Aside from just the health aspects, the COVID-19 pandemic is having a substantial impact on the green industry.
The first hurdle for many was whether their services would be deemed “essential” through the numerous “shelter-in-place” policies initiated at the state level.
From the onset, the National Association of Landscape Professionals and the various state associations were advocates for the contractors to be labeled as “essential.”
On March 28, the Department of Homeland Security updated the national memorandum on Identification of Essential Critical Infrastructure Workers During COVID-19 Response to indicate which businesses the federal government have determined are critical and essential and should remain in operation. The list specifically enumerates the landscape industry, which includes all aspects of landscape services including landscape maintenance, lawn care, irrigation and tree care.
Prior to that designation, many landscapers had already begun putting plans in place during the early stages to face potential challenges head-on in an uncertain future.
Serving the Syracuse, New York area, J and R Property Services had not yet gotten into the full swing of spring services when the pandemic began.
“The only good thing about the timing that this came at, typically we’re used to starting around the first week of April, so we’re only going to be a little bit behind,” said Jeff DeLine, president of J and R Property Services.
The shelter-in-place order issued by New York’s governor was vague about landscaping service initially and then clarified to authorize general maintenance, trees and shrub trimming and some placement of plants, trees and flowers.
“We know a lot of people are probably going to hold on financial decisions right now,” he said. “I think for recurring work I think we’ll be all right. Most people get in the habit of letting us take that on, because even though their home they don’t want to do it (yard work).”
In addition, J and R’s customers have the option to go on the budget billing plan, which spreads out payments for recurring services over 12 months.
“I think that’s going to help a lot of customers especially with the financial situation many of them are going to be in,” he said.
Maintenance was not DeLine’s primary concern. His potential losses would likely come in the larger installation jobs that either would not be requested or may not even been allowed under the governor’s order.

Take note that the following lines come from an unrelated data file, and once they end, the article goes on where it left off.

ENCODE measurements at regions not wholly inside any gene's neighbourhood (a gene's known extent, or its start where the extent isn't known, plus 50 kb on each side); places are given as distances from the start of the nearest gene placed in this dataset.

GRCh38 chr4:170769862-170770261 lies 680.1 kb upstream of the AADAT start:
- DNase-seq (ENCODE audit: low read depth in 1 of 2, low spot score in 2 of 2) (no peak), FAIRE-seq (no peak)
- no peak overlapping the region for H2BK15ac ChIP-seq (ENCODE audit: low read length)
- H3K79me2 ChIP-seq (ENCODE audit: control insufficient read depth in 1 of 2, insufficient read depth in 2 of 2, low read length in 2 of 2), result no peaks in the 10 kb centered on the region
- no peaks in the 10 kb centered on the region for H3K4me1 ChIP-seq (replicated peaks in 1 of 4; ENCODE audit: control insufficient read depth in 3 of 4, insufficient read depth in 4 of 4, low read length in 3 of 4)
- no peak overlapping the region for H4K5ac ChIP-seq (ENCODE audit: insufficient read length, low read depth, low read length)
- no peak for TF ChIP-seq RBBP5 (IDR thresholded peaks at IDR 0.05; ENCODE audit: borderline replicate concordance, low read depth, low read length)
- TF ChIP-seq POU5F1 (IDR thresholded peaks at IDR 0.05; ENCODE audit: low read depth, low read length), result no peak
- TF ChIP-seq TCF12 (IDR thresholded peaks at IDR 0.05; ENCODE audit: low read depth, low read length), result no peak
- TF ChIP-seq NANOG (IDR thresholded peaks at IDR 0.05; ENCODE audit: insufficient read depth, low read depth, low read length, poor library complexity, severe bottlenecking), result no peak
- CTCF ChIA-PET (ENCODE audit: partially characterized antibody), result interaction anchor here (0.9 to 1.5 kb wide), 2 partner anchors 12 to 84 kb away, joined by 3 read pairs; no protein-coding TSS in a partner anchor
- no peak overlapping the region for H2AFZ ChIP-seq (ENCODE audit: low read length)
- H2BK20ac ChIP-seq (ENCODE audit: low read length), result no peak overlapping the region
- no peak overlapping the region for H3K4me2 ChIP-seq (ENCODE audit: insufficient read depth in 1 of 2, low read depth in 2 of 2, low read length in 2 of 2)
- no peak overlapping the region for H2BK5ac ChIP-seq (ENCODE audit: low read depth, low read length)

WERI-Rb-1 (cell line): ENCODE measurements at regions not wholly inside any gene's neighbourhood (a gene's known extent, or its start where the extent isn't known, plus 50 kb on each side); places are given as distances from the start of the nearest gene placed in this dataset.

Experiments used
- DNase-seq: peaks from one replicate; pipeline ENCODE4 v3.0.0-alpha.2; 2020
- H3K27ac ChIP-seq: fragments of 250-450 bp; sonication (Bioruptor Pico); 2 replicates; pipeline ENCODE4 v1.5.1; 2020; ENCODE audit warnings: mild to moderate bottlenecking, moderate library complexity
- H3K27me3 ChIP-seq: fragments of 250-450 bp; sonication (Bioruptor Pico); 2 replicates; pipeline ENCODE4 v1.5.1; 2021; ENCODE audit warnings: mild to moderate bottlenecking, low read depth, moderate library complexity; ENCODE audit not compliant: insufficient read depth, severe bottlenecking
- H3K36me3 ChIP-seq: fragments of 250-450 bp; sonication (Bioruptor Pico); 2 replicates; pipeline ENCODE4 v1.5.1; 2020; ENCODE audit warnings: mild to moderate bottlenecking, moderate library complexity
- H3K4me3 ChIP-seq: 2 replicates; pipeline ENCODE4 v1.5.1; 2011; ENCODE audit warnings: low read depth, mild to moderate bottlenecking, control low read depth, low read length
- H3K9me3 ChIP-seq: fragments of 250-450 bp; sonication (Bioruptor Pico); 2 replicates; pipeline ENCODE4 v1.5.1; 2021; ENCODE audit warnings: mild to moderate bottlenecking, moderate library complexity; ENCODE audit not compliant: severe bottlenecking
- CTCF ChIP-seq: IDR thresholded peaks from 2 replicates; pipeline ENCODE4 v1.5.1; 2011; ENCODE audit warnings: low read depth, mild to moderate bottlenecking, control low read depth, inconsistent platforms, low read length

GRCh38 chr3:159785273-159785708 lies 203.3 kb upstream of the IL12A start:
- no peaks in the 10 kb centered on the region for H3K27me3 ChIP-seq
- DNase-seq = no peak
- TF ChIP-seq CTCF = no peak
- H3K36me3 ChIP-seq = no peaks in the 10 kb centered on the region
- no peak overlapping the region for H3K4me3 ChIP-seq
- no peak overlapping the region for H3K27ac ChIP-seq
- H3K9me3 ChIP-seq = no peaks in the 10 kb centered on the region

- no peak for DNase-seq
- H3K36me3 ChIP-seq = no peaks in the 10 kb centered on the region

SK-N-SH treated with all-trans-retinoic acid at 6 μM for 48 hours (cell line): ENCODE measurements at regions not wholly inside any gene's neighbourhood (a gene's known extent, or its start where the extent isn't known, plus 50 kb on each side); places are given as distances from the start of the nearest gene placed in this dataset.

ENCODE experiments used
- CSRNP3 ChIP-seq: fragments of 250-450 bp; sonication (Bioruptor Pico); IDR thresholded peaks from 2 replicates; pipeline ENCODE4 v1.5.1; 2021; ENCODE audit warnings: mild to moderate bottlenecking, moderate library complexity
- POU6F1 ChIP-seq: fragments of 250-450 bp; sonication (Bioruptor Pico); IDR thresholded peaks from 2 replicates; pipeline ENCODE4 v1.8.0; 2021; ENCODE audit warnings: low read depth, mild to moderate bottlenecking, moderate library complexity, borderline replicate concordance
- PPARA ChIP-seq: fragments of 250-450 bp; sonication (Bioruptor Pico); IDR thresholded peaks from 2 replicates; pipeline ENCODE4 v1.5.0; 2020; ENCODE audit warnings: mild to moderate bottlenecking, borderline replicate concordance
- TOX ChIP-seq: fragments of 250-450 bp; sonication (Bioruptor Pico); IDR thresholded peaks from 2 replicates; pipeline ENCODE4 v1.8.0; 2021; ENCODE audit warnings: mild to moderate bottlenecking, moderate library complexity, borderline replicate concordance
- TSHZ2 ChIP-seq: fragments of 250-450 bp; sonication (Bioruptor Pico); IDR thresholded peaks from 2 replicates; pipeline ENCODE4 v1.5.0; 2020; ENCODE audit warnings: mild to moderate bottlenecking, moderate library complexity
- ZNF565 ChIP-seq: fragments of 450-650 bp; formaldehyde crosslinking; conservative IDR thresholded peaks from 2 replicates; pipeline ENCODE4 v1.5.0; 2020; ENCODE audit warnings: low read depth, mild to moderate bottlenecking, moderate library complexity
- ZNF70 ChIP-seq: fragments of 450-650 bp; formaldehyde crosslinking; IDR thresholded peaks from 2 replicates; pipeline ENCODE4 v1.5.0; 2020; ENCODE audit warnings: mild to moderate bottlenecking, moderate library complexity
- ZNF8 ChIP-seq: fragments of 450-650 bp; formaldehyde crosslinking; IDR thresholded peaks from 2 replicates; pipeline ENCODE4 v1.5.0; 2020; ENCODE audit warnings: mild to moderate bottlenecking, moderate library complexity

Happy to just be able to maintain his business and to accommodate the new normal of social distancing practices, J and R’s 31 trucks will be going out with only one person, rather than the standard 3-man crew.
“It’s hard, you can’t really stick two people on a truck and try to maintain the six-foot social distancing,” he said. “We’re trying to tackle this to at the same time we’re trying not to go out of business.”
DeLine noted that maintenance such as mowing, trimming and edging must go on as lawns start growing.
“You can’t just not maintain them,” he said.
His crews are being scheduled on staggered start times to ensure too many people are not around at the office at any one time. Additional training will be held on interaction with customers, meaning maintaining distance and not shaking hands. The office staff is all working remotely.
Also, DeLine said any in-person customer meetings have been postponed, which subsequently delayed some of those larger projects he is concerned about.
“We’re not going to meet with customers for right now, it’s not worth it and I don’t think it’s a good look on our business to even try to do that,” he said. “When we talk to these customers and they want to meet with us, we’re just telling them they we will put them in a queue and we will schedule that accordingly you know once we’re able to actually meet. We’re not going to be impacting the spread and interacting with anybody.”
If the focus was just on mowing lawns, which makes up a very small portion of his income, DeLine says he would likely have the staff to handle that.